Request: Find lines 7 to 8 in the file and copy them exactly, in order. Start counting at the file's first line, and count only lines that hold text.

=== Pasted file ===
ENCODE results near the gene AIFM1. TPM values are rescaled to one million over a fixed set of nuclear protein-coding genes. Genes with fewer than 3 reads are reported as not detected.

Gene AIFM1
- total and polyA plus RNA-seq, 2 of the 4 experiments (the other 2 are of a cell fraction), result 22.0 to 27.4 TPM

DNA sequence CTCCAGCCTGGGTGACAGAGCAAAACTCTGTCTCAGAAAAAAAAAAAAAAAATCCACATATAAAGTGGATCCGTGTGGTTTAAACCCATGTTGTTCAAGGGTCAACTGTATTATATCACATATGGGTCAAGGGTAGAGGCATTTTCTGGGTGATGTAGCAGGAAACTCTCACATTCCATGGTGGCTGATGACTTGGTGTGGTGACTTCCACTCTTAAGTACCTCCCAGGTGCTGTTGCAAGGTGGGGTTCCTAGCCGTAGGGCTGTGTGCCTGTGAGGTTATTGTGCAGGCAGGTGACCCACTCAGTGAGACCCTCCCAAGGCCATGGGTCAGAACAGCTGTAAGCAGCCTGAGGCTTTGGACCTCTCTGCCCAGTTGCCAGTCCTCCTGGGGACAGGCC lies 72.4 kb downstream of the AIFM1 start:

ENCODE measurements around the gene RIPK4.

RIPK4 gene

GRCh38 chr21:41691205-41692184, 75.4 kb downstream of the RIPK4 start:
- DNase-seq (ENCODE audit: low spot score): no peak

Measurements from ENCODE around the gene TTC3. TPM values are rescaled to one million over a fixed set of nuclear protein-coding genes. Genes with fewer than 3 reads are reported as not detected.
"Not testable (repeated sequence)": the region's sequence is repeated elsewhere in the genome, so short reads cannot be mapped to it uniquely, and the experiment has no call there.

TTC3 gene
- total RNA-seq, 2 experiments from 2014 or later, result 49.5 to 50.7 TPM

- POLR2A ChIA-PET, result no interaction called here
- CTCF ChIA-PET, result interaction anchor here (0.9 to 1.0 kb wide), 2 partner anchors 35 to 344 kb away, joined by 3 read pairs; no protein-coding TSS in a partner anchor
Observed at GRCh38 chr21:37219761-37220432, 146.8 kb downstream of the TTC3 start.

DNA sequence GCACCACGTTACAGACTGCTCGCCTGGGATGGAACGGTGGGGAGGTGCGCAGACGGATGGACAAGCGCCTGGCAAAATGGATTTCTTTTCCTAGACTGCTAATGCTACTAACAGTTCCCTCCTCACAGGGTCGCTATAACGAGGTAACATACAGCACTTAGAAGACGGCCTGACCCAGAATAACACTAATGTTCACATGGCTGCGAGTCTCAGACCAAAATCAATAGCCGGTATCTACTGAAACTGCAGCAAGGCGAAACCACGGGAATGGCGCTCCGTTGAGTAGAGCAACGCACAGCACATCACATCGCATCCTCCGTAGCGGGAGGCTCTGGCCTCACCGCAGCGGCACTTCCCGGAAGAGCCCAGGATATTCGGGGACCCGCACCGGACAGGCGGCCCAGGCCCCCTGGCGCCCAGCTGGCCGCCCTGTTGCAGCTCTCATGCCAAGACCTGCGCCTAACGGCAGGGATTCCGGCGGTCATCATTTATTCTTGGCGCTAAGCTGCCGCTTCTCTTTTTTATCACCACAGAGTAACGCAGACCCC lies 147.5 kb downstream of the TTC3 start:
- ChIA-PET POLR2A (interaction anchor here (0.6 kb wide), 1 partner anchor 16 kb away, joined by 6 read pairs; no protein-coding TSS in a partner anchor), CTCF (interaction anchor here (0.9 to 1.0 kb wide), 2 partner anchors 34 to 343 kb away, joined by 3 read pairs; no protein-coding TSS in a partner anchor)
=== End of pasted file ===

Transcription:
GRCh38 chr21:41691205-41692184, 75.4 kb downstream of the RIPK4 start:
- DNase-seq (ENCODE audit: low spot score): no peak